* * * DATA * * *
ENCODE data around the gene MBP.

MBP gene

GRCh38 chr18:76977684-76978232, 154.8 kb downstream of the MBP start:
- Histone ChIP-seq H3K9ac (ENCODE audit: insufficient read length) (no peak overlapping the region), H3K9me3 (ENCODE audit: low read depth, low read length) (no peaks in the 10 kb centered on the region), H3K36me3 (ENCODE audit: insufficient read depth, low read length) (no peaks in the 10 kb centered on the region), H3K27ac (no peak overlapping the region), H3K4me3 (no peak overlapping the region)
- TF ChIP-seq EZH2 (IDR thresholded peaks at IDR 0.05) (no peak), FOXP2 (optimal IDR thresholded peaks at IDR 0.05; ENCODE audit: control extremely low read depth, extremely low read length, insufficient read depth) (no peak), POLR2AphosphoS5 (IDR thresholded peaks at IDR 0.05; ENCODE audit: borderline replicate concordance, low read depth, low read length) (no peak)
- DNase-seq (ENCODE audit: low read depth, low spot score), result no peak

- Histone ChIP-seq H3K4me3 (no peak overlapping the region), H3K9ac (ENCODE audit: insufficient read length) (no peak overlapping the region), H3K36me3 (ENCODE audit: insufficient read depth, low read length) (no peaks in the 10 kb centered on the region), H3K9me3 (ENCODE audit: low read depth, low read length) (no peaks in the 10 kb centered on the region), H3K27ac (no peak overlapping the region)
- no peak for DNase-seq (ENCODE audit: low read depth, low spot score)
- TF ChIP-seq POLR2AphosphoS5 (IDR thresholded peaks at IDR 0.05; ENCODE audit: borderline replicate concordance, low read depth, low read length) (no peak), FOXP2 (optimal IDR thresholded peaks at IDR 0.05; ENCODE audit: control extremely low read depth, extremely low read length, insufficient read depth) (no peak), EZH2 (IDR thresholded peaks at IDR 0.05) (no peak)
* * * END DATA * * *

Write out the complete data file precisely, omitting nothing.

ENCODE data around the gene MBP.

MBP gene

GRCh38 chr18:76977684-76978232, 154.8 kb downstream of the MBP start:
- Histone ChIP-seq H3K9ac (ENCODE audit: insufficient read length) (no peak overlapping the region), H3K9me3 (ENCODE audit: low read depth, low read length) (no peaks in the 10 kb centered on the region), H3K36me3 (ENCODE audit: insufficient read depth, low read length) (no peaks in the 10 kb centered on the region), H3K27ac (no peak overlapping the region), H3K4me3 (no peak overlapping the region)
- TF ChIP-seq EZH2 (IDR thresholded peaks at IDR 0.05) (no peak), FOXP2 (optimal IDR thresholded peaks at IDR 0.05; ENCODE audit: control extremely low read depth, extremely low read length, insufficient read depth) (no peak), POLR2AphosphoS5 (IDR thresholded peaks at IDR 0.05; ENCODE audit: borderline replicate concordance, low read depth, low read length) (no peak)
- DNase-seq (ENCODE audit: low read depth, low spot score), result no peak

- Histone ChIP-seq H3K4me3 (no peak overlapping the region), H3K9ac (ENCODE audit: insufficient read length) (no peak overlapping the region), H3K36me3 (ENCODE audit: insufficient read depth, low read length) (no peaks in the 10 kb centered on the region), H3K9me3 (ENCODE audit: low read depth, low read length) (no peaks in the 10 kb centered on the region), H3K27ac (no peak overlapping the region)
- no peak for DNase-seq (ENCODE audit: low read depth, low spot score)
- TF ChIP-seq POLR2AphosphoS5 (IDR thresholded peaks at IDR 0.05; ENCODE audit: borderline replicate concordance, low read depth, low read length) (no peak), FOXP2 (optimal IDR thresholded peaks at IDR 0.05; ENCODE audit: control extremely low read depth, extremely low read length, insufficient read depth) (no peak), EZH2 (IDR thresholded peaks at IDR 0.05) (no peak)